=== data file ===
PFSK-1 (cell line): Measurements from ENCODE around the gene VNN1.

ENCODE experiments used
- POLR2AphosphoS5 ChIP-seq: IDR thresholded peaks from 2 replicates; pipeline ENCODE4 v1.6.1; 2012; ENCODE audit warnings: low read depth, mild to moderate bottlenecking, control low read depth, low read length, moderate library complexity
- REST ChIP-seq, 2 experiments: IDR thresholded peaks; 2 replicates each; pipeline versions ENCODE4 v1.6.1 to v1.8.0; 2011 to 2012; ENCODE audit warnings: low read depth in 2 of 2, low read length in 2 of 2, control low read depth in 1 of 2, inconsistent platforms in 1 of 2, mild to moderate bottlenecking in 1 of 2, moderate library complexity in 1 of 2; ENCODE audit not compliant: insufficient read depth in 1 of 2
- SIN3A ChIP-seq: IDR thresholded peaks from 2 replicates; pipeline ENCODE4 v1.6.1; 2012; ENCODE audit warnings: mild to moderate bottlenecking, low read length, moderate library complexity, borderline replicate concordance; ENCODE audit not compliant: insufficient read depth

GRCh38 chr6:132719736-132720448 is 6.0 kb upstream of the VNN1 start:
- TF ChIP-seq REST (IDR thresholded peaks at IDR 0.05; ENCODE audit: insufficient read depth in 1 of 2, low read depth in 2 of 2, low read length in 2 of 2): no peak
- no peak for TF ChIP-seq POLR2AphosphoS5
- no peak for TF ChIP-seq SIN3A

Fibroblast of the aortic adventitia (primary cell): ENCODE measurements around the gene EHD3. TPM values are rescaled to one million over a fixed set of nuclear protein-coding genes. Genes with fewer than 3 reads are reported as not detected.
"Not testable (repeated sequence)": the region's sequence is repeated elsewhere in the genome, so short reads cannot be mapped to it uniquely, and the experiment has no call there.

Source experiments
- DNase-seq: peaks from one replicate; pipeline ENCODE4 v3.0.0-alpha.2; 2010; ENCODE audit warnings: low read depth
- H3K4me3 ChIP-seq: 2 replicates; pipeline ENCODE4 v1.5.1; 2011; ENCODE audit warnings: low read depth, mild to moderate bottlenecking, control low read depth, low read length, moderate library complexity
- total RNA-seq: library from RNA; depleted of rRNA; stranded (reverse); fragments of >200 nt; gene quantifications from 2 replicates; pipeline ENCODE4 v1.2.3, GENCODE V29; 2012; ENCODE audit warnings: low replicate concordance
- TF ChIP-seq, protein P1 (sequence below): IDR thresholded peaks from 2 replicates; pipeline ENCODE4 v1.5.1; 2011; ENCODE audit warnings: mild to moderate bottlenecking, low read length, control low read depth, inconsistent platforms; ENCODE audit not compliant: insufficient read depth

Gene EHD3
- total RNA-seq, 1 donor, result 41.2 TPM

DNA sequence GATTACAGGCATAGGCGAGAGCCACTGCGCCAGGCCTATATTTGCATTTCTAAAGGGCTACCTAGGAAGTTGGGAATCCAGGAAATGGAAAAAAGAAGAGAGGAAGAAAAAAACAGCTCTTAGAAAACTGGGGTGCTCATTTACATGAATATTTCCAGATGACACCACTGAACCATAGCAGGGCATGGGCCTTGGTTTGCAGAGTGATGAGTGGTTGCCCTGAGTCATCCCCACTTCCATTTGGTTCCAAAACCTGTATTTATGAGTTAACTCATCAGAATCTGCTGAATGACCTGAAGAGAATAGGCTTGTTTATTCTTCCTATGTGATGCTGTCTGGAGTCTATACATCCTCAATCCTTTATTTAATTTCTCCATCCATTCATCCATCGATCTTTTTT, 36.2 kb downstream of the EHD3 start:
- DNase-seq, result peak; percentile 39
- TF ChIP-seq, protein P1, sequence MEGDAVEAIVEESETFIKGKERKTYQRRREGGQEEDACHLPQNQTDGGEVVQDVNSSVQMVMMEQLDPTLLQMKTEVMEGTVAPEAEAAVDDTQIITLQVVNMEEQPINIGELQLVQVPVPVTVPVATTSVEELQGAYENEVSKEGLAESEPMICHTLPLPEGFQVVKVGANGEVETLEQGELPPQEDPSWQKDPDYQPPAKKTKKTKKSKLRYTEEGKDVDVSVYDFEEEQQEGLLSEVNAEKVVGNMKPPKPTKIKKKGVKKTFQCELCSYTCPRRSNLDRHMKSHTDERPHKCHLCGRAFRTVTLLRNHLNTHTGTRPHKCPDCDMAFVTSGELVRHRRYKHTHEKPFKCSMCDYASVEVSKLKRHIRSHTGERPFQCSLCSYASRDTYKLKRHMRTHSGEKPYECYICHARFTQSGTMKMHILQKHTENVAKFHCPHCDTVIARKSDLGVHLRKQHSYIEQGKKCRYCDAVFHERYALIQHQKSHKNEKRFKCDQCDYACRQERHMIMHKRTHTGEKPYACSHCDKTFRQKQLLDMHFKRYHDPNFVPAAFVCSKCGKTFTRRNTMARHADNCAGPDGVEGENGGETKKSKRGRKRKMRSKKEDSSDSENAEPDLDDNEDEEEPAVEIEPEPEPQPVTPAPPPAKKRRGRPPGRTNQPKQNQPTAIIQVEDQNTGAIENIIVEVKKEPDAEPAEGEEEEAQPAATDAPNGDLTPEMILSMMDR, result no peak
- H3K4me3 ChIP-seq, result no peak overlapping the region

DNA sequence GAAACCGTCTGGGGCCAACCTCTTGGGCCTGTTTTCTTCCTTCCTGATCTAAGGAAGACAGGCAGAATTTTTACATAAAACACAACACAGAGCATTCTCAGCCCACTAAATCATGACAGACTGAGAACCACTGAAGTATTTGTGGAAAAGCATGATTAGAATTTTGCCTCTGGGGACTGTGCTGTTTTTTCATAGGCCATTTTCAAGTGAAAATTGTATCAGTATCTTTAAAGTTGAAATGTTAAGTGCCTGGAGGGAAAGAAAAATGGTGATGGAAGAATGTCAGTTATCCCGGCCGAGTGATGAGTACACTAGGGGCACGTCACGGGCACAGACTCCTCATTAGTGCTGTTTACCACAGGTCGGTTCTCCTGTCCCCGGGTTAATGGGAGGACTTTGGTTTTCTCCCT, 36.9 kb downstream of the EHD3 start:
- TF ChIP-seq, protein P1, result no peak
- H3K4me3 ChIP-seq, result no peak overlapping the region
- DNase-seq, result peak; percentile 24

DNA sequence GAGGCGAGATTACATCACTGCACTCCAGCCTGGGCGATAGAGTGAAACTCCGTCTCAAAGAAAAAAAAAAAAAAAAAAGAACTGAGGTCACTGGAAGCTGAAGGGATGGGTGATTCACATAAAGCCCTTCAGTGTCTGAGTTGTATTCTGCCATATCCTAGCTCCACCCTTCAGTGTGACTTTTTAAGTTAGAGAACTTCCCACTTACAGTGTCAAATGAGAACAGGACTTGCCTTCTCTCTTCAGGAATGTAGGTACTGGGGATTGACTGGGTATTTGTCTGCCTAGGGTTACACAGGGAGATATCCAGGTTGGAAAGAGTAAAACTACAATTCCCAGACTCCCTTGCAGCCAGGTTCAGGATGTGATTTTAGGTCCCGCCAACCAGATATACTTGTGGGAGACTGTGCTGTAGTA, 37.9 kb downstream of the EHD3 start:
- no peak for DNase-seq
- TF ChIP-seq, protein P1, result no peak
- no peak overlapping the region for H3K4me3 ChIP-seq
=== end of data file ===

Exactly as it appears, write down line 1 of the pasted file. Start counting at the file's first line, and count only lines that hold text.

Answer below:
PFSK-1 (cell line): Measurements from ENCODE around the gene VNN1.